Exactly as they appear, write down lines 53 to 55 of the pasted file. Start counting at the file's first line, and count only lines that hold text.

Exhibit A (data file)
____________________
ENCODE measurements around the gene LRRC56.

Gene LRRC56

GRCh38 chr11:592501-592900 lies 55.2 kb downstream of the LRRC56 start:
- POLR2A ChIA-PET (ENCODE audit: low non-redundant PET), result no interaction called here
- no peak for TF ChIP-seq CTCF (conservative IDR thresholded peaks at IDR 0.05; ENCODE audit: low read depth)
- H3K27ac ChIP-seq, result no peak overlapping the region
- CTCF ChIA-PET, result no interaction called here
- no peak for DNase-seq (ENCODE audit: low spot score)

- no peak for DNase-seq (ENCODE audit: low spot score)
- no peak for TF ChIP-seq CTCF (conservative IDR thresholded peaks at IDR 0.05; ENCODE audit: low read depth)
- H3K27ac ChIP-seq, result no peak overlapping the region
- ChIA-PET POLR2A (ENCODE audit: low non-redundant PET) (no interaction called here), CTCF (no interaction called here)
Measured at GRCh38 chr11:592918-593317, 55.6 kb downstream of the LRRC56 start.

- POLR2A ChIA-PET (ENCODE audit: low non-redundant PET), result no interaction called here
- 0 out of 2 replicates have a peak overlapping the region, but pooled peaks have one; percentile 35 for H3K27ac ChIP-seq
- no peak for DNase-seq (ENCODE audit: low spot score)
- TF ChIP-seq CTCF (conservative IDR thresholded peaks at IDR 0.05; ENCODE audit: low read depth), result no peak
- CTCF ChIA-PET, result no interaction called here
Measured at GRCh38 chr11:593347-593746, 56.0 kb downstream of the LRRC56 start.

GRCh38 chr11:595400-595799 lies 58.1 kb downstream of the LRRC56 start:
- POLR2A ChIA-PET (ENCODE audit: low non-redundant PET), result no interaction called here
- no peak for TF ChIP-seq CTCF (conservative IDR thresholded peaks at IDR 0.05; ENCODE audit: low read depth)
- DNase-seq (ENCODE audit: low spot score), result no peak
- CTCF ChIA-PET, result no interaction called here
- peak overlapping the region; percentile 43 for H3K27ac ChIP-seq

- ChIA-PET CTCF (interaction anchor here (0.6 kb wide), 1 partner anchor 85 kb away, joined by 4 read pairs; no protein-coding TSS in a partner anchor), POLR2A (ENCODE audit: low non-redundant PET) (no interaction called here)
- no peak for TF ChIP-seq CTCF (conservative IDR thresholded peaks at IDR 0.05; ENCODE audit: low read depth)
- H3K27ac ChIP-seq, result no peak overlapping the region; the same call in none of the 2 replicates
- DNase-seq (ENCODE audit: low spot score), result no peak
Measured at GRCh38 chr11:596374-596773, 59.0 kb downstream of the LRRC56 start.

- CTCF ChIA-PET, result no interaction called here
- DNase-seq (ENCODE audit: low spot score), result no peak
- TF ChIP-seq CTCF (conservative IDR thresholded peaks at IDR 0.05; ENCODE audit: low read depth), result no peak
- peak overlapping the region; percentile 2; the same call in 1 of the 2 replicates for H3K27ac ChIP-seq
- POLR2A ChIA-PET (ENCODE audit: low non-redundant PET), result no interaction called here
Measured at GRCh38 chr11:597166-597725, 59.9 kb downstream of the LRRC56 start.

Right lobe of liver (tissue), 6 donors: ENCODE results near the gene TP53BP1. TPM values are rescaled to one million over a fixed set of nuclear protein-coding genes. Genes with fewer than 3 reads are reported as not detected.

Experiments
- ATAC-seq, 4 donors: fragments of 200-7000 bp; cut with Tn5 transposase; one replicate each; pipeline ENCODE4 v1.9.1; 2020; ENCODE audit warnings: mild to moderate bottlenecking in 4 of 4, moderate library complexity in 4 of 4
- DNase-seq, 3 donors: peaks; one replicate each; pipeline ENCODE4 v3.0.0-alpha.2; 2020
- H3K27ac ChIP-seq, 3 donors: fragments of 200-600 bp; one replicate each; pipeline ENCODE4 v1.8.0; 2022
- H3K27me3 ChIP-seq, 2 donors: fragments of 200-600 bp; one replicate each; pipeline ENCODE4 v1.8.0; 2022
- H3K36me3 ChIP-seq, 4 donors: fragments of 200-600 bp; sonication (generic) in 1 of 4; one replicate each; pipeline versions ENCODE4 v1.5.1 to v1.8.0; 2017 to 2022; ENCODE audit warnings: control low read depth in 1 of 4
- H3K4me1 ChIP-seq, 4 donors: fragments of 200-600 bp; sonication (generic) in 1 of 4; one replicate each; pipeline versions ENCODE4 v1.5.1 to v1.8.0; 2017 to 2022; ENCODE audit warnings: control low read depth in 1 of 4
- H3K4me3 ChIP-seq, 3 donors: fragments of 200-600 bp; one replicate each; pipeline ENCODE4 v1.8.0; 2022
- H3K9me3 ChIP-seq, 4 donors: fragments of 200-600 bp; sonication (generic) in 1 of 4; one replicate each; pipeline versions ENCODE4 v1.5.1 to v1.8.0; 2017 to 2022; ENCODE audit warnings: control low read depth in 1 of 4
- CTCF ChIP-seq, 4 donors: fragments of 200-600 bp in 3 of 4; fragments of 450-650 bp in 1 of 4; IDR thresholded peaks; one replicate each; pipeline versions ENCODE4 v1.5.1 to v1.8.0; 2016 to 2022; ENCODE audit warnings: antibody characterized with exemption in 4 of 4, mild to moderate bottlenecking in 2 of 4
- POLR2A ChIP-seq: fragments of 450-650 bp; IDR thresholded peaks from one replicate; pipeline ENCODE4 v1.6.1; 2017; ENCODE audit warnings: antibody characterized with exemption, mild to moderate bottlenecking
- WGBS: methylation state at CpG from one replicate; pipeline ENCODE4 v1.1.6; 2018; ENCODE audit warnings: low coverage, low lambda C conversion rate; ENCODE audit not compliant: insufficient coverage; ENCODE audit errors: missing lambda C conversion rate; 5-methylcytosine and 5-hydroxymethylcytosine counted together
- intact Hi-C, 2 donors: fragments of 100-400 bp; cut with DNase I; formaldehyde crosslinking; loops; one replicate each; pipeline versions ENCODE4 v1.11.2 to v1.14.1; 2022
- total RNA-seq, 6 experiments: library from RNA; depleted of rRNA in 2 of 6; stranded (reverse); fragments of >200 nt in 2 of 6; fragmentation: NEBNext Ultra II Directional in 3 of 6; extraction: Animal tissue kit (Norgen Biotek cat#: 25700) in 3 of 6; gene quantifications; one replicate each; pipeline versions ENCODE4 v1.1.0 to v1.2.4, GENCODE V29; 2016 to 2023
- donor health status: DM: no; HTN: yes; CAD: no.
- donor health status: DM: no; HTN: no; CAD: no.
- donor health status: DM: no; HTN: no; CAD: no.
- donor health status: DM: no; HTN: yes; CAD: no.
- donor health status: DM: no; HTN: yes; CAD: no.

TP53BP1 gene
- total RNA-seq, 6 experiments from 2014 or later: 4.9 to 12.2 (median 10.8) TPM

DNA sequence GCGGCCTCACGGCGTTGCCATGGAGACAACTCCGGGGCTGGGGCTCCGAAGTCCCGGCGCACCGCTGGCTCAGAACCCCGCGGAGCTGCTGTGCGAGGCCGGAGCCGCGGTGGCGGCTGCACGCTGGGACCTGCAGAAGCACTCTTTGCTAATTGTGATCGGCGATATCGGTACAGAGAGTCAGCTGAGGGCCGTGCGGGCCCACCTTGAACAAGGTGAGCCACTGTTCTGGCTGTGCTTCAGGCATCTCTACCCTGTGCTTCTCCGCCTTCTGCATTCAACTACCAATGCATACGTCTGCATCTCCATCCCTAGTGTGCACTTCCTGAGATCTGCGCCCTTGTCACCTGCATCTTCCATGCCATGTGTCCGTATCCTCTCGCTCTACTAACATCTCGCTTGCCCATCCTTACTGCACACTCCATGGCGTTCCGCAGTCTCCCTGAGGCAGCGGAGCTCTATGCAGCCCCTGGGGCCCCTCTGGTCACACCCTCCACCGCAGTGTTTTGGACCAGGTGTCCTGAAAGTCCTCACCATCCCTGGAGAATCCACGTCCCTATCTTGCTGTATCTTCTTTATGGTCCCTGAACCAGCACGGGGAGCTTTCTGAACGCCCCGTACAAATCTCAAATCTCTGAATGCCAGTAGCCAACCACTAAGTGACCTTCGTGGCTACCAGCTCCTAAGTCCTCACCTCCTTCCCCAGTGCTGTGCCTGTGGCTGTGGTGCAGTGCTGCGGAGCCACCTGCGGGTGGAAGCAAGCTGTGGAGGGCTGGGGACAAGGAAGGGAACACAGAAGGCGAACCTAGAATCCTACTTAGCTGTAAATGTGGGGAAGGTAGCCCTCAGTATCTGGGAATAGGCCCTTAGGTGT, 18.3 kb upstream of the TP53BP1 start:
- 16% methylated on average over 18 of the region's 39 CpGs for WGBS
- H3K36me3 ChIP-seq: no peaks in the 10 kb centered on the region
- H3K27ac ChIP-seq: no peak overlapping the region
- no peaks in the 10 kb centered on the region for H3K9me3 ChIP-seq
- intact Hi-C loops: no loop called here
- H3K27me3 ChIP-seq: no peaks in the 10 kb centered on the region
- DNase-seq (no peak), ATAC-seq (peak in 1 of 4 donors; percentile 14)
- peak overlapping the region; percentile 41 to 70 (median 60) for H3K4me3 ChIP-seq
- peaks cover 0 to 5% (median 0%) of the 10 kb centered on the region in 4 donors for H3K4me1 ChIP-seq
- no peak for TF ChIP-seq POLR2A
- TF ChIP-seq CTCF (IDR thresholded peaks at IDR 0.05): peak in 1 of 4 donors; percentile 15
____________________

- donor health status: DM: no; HTN: no; CAD: no.
- donor health status: DM: no; HTN: no; CAD: no.
- donor health status: DM: no; HTN: yes; CAD: no.